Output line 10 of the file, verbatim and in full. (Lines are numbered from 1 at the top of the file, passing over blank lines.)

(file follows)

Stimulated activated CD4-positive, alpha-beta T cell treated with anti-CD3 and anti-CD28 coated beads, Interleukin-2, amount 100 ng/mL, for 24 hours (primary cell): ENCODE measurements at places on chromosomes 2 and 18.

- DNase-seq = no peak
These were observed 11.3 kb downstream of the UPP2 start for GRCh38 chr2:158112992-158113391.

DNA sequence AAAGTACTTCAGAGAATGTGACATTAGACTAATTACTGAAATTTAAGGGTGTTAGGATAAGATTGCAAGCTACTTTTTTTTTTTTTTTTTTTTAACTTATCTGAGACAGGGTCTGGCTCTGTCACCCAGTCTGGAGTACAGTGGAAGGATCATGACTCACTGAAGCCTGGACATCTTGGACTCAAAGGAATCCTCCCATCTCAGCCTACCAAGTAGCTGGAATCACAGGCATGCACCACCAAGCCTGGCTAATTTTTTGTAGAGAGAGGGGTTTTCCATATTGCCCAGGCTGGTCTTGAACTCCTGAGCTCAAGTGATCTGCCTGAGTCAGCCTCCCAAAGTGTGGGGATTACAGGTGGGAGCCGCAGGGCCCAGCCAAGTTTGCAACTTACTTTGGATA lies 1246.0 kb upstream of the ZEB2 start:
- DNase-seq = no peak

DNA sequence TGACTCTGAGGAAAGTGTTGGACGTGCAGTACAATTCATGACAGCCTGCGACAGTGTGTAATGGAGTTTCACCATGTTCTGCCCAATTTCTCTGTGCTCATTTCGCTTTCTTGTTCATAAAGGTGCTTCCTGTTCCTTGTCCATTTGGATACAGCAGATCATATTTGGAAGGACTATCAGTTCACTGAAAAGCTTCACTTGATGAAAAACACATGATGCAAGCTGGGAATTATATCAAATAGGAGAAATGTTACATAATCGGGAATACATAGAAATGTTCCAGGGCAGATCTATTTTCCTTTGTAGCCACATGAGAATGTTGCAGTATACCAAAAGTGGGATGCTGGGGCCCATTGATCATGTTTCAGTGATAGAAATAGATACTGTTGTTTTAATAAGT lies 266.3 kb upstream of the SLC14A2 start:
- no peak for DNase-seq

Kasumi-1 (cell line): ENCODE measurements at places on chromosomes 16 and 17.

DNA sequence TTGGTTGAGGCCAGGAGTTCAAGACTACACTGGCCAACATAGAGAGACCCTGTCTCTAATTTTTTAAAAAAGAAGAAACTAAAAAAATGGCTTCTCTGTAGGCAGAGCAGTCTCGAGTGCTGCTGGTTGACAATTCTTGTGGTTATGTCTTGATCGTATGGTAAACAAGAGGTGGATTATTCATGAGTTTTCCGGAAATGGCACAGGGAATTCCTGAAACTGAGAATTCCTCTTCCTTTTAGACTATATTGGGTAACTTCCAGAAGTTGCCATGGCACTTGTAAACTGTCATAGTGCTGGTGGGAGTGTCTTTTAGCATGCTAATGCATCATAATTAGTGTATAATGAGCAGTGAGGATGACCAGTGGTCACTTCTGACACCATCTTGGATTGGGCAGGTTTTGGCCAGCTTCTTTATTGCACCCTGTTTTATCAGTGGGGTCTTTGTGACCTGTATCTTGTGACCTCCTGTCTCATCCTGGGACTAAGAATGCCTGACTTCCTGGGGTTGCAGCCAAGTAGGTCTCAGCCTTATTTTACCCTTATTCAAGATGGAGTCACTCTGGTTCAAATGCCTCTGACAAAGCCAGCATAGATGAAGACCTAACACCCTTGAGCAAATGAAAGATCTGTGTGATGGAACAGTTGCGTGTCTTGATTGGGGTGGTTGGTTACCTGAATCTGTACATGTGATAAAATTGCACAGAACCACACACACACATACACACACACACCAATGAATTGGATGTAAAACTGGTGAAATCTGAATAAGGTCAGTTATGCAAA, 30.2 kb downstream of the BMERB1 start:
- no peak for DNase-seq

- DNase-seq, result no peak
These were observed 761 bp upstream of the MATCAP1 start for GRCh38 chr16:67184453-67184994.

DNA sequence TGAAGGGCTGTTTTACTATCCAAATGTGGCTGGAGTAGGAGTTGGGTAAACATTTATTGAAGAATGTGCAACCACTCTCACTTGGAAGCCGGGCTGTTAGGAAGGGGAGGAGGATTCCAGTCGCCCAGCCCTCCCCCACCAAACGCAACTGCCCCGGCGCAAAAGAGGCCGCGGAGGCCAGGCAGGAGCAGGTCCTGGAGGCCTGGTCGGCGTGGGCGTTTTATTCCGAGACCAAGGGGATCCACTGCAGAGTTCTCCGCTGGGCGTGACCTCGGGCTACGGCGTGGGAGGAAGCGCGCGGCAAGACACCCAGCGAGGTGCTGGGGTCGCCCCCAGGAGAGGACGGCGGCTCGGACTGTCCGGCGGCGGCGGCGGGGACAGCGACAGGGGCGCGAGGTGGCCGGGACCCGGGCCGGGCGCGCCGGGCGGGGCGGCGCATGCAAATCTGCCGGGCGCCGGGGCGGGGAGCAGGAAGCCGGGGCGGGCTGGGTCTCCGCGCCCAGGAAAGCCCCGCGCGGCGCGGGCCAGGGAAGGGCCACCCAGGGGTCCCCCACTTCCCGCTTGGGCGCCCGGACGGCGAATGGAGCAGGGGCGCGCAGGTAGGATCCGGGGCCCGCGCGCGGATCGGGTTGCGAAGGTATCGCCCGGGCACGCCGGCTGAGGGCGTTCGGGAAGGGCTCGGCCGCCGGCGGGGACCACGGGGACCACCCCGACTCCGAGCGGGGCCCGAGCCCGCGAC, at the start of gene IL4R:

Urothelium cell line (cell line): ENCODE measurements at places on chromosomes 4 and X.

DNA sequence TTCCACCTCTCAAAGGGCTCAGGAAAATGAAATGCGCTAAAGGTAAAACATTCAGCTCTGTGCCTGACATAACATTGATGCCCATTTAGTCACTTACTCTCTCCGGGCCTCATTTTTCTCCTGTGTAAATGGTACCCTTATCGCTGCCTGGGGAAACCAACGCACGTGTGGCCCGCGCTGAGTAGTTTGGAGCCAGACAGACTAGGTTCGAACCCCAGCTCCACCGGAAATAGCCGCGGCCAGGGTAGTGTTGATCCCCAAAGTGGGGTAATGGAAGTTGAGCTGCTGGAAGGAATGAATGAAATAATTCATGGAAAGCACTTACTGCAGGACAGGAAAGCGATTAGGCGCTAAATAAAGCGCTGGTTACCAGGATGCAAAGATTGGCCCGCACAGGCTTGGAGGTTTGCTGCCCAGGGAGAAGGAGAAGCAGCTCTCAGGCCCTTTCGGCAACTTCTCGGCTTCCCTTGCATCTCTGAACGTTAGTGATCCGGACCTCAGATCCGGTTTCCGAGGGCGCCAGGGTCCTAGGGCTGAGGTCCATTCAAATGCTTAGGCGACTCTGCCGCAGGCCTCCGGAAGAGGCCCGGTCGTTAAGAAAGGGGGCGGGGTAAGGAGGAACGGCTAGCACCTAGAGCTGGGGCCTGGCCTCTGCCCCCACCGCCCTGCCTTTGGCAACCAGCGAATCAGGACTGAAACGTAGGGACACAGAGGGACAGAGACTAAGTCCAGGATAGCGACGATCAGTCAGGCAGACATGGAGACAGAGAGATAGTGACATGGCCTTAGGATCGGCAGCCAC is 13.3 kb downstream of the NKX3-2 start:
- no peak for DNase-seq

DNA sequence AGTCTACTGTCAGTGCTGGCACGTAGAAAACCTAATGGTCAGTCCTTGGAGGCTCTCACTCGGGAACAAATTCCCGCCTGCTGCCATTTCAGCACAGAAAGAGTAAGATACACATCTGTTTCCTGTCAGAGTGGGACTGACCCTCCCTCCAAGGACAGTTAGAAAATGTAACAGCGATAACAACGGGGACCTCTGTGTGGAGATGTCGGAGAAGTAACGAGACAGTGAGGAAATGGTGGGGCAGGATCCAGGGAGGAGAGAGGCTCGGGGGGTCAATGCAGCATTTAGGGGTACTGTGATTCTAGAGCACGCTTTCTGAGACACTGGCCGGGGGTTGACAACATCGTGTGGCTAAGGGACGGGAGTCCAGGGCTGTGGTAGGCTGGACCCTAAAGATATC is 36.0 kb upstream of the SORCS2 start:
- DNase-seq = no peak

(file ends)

- no peak for DNase-seq